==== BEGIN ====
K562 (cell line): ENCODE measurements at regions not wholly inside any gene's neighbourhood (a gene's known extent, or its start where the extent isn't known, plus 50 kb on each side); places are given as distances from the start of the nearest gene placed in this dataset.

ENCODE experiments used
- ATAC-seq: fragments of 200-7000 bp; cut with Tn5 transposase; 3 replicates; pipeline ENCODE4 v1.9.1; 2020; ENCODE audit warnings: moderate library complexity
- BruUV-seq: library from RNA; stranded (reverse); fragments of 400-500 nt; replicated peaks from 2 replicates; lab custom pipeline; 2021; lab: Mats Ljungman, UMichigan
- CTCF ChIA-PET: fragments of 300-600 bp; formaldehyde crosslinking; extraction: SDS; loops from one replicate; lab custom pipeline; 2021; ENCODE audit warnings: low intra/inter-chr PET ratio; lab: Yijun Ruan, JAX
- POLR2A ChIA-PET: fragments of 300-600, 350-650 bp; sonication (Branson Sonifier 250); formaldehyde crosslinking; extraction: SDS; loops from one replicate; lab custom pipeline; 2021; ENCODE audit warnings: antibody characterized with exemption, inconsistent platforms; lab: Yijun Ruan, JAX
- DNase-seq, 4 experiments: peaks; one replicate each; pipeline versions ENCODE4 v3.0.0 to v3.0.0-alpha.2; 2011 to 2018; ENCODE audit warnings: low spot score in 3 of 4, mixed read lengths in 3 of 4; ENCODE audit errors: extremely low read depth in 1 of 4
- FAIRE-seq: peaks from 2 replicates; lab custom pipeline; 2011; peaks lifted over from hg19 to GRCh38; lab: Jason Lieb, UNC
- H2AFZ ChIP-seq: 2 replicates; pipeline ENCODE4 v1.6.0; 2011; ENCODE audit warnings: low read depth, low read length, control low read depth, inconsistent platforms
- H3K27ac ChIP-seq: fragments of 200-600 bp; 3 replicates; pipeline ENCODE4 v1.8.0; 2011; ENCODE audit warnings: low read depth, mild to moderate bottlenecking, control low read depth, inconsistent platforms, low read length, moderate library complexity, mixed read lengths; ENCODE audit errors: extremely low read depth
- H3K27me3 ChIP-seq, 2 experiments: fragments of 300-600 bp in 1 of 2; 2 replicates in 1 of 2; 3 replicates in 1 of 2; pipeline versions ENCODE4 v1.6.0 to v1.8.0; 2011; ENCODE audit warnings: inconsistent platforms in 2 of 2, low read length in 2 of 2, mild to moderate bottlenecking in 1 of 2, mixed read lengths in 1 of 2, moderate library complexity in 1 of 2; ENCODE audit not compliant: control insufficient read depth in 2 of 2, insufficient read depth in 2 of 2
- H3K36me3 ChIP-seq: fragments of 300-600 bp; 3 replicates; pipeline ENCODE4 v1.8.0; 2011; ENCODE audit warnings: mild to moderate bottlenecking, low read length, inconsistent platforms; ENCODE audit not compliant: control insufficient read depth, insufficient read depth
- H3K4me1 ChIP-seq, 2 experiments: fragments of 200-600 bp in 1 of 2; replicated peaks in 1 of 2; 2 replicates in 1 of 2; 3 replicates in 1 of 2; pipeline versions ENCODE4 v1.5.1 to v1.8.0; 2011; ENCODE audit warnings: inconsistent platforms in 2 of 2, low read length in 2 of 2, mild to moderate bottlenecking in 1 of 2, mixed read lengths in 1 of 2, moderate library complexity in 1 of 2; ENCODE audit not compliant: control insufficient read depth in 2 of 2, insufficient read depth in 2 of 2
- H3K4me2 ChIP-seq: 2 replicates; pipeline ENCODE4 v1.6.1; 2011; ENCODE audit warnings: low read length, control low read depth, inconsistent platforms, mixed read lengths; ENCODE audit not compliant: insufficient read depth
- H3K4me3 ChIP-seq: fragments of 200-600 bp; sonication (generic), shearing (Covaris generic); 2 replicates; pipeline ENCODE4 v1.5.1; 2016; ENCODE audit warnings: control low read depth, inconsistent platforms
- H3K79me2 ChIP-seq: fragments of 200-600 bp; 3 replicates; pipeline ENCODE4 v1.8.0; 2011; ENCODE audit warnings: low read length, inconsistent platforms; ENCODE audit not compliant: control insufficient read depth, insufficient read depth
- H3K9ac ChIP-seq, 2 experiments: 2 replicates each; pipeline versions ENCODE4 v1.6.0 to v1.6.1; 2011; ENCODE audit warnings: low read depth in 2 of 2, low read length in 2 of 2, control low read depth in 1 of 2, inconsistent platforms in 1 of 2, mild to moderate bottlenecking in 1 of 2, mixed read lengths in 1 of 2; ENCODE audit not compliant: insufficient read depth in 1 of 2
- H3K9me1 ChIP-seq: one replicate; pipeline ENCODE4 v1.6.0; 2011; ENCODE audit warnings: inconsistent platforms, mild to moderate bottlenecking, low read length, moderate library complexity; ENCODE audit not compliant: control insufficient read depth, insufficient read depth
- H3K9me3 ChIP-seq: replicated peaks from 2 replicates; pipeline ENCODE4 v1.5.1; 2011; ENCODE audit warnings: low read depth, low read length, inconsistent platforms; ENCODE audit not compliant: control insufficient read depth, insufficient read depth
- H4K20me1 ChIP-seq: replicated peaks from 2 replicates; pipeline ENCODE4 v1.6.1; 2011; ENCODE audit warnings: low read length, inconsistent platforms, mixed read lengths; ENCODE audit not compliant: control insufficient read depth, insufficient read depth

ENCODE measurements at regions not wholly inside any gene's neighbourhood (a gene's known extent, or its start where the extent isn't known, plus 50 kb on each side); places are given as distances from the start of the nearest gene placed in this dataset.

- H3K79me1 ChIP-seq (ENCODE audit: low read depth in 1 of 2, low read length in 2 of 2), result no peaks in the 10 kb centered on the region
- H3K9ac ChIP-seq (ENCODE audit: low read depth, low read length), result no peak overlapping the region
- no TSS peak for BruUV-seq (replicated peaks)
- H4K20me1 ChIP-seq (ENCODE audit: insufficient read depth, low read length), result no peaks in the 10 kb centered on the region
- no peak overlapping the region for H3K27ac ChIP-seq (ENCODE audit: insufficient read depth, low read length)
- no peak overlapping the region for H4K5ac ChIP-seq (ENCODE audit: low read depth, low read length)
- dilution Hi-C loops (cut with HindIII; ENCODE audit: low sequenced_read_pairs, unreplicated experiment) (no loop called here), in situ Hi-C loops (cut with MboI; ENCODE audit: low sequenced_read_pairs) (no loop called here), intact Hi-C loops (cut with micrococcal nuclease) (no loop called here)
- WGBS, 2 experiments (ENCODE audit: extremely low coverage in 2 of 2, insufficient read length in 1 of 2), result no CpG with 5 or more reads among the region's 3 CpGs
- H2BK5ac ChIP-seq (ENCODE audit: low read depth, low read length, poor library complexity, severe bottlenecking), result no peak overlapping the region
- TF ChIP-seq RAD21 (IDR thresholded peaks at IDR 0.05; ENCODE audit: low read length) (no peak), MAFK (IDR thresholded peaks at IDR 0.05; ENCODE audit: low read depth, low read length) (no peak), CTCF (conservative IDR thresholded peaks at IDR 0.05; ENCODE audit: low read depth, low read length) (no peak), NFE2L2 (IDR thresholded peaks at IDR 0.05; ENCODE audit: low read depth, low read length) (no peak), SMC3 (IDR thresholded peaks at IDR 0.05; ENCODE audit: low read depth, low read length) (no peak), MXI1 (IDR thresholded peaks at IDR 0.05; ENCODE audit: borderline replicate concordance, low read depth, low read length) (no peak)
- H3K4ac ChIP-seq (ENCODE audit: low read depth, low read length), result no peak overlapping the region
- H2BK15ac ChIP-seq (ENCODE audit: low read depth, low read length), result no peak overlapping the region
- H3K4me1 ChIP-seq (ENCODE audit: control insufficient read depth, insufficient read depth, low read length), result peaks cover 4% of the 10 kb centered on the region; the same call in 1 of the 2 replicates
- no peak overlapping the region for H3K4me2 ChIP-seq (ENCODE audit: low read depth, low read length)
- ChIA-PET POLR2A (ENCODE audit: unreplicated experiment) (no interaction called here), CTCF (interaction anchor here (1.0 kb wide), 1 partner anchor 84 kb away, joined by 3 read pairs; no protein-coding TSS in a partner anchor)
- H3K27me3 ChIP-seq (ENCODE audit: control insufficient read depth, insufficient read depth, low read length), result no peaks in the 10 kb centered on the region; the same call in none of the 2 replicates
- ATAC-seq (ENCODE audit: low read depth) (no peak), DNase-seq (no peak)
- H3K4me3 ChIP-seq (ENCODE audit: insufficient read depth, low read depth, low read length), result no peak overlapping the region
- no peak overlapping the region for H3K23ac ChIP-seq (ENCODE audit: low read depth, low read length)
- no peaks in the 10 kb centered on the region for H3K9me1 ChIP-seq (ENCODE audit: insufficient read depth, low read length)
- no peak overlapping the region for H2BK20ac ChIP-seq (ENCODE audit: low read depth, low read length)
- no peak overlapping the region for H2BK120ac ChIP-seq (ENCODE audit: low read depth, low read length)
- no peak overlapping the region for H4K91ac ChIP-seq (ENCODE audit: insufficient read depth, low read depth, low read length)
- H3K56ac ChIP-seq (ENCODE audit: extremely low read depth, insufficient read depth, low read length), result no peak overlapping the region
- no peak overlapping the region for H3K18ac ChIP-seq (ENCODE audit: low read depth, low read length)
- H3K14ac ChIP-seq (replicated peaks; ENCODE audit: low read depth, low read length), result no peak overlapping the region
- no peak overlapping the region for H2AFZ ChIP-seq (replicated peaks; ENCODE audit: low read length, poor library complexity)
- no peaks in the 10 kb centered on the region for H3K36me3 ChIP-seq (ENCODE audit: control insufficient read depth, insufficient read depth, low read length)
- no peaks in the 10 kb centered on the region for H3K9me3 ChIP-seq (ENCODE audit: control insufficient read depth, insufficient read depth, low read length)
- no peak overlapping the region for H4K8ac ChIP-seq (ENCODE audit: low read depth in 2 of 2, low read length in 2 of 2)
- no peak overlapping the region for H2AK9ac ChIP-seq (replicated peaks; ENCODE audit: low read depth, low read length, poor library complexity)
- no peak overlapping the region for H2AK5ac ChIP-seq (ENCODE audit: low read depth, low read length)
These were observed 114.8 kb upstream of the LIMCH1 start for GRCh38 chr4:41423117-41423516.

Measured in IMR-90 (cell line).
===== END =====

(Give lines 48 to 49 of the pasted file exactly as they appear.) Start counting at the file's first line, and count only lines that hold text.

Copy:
- no peak overlapping the region for H2AFZ ChIP-seq (replicated peaks; ENCODE audit: low read length, poor library complexity)
- no peaks in the 10 kb centered on the region for H3K36me3 ChIP-seq (ENCODE audit: control insufficient read depth, insufficient read depth, low read length)